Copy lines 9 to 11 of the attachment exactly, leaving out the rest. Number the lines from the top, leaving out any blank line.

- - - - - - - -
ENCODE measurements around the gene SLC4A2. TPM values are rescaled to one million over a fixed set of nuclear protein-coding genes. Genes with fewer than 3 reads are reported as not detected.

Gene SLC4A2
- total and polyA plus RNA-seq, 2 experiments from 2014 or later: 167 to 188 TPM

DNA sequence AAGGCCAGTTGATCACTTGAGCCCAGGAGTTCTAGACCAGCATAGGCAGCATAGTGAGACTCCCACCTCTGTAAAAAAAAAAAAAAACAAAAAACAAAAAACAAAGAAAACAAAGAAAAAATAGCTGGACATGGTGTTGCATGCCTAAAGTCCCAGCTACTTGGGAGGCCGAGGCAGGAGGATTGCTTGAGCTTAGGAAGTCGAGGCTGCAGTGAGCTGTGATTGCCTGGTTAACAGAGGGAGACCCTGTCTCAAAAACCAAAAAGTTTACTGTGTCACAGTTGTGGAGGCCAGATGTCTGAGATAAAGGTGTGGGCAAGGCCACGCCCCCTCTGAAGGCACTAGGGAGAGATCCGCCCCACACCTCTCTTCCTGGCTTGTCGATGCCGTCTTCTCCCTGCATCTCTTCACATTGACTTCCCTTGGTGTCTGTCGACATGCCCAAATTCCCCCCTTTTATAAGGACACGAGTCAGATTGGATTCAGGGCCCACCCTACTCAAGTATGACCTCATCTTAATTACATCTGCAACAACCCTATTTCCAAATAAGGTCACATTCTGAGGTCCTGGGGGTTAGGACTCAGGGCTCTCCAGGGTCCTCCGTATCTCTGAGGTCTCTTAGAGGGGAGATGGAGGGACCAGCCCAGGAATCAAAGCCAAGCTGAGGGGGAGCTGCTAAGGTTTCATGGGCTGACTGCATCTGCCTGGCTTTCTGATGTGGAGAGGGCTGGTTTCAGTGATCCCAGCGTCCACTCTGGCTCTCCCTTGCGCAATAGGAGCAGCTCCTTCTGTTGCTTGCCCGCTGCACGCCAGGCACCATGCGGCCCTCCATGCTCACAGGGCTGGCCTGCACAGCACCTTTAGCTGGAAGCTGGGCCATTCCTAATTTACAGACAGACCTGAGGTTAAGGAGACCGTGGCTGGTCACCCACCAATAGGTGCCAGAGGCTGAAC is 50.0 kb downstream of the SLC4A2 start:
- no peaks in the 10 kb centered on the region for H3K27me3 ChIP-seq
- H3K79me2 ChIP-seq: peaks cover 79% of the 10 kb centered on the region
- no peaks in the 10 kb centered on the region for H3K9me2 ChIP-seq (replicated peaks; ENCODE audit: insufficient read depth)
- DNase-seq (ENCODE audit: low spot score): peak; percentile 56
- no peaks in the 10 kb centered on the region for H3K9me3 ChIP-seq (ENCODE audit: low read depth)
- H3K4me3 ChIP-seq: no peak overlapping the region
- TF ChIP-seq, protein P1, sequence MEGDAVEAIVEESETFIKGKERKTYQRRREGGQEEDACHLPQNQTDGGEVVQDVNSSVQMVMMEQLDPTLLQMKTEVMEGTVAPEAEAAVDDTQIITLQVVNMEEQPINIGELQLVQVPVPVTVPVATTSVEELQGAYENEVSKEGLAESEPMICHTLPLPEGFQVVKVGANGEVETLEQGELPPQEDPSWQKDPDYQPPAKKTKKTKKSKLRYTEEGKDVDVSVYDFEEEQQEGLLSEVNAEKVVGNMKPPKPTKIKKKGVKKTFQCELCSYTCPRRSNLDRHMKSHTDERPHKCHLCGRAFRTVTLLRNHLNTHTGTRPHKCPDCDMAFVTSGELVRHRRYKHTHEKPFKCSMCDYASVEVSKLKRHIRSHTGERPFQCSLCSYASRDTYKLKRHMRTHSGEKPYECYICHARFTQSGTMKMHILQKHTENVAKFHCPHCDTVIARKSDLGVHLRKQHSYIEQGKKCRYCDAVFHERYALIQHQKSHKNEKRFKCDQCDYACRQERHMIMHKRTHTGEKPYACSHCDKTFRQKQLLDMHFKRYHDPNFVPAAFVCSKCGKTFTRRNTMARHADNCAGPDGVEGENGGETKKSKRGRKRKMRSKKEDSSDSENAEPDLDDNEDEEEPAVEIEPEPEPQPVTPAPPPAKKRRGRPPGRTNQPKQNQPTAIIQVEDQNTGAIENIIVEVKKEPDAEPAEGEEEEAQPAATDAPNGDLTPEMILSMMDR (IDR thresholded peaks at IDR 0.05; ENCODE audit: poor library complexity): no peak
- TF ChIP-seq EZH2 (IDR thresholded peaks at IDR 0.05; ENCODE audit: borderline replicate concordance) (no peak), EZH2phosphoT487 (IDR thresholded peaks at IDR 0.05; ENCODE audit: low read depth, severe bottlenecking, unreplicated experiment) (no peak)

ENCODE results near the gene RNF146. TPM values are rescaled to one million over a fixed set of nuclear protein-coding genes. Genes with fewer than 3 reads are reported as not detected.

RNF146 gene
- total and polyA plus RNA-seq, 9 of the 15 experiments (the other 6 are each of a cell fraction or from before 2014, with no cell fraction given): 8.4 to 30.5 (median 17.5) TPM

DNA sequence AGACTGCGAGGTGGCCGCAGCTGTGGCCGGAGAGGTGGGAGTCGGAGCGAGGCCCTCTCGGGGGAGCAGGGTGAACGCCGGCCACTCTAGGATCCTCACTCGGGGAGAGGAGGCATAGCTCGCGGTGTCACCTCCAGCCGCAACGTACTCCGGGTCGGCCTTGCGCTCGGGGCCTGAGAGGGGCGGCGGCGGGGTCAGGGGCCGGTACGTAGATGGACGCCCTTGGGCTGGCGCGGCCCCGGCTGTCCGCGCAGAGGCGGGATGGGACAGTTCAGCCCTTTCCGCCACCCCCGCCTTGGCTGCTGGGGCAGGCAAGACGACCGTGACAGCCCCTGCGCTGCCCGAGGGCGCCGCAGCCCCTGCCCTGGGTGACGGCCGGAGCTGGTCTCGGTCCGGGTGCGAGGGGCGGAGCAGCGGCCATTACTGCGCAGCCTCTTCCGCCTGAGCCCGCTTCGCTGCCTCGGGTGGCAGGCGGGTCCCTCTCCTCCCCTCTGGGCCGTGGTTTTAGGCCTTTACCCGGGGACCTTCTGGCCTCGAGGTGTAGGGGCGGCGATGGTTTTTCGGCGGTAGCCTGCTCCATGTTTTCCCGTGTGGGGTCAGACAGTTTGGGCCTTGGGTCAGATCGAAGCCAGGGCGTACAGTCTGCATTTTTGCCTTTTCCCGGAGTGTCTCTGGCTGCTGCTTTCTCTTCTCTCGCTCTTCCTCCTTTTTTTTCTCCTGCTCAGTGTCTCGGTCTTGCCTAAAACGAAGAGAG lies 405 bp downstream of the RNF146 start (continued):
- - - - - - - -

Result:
- no peaks in the 10 kb centered on the region for H3K9me3 ChIP-seq (ENCODE audit: low read depth)
- H3K4me3 ChIP-seq: no peak overlapping the region
- TF ChIP-seq, protein P1, sequence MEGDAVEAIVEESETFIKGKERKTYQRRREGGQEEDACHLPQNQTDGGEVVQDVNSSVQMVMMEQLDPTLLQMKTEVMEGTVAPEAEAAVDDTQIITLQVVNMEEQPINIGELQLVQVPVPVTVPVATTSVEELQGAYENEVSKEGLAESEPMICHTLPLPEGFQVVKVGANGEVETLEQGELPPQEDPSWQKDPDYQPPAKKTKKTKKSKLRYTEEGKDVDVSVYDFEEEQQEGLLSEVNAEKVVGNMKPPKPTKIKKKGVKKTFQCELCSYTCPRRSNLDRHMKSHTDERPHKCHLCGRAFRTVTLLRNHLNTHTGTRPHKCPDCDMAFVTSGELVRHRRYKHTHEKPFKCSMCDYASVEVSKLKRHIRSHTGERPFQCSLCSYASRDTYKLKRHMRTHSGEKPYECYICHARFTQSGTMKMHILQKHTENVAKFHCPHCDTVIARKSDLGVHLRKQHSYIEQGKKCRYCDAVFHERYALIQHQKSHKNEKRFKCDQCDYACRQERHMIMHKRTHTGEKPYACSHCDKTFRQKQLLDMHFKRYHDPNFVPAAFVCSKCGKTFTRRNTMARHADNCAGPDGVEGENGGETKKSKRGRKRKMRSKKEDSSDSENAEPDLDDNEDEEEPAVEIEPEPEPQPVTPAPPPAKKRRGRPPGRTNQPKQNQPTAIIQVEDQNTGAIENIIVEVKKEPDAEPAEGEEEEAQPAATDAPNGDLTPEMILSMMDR (IDR thresholded peaks at IDR 0.05; ENCODE audit: poor library complexity): no peak